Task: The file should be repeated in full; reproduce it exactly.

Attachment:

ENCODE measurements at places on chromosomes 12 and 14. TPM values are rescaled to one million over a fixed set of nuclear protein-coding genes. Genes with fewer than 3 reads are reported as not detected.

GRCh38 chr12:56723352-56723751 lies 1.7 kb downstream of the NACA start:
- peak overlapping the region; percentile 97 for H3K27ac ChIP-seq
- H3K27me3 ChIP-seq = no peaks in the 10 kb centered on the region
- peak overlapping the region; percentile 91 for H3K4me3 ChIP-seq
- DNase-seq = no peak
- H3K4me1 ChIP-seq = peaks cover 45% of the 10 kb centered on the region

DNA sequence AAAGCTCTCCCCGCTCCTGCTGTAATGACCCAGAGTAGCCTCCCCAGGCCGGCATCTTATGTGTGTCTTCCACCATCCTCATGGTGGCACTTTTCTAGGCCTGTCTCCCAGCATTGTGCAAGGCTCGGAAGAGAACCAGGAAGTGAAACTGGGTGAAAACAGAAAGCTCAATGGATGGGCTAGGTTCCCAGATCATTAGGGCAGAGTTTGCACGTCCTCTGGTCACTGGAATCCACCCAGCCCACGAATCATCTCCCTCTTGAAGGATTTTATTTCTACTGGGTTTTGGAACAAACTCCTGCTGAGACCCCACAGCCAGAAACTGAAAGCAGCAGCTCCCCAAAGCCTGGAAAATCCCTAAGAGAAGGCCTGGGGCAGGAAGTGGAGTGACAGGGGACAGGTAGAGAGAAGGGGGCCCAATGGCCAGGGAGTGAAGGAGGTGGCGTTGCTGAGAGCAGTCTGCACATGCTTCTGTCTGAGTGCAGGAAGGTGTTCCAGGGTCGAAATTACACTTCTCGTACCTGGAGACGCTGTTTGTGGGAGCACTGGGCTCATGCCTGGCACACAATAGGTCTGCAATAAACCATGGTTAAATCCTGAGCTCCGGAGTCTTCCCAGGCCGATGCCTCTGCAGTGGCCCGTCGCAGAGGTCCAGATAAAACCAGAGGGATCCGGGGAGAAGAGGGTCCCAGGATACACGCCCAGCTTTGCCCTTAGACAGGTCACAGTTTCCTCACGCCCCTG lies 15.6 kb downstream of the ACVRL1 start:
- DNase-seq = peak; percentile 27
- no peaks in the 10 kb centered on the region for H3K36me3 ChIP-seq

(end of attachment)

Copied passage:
ENCODE measurements at places on chromosomes 12 and 14. TPM values are rescaled to one million over a fixed set of nuclear protein-coding genes. Genes with fewer than 3 reads are reported as not detected.

GRCh38 chr12:56723352-56723751 lies 1.7 kb downstream of the NACA start:
- peak overlapping the region; percentile 97 for H3K27ac ChIP-seq
- H3K27me3 ChIP-seq = no peaks in the 10 kb centered on the region
- peak overlapping the region; percentile 91 for H3K4me3 ChIP-seq
- DNase-seq = no peak
- H3K4me1 ChIP-seq = peaks cover 45% of the 10 kb centered on the region

DNA sequence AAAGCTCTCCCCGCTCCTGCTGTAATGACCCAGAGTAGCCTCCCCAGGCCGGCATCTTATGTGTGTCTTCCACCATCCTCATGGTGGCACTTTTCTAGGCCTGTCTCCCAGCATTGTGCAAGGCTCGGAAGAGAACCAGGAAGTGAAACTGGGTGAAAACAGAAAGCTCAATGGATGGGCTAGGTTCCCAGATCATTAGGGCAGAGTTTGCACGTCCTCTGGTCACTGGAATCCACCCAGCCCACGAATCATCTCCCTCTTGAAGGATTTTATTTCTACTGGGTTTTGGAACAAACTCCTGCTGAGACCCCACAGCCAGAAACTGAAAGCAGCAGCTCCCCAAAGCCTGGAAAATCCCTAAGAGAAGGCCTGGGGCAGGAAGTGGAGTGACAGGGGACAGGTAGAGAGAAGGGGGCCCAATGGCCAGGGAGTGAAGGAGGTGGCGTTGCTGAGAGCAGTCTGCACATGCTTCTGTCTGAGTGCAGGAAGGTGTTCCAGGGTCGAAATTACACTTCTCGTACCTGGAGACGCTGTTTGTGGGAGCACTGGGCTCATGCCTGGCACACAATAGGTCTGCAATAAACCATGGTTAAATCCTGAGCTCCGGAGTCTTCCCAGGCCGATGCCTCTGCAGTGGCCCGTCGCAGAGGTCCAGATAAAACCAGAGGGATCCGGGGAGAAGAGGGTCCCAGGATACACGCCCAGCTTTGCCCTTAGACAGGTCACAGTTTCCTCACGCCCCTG lies 15.6 kb downstream of the ACVRL1 start:
- DNase-seq = peak; percentile 27
- no peaks in the 10 kb centered on the region for H3K36me3 ChIP-seq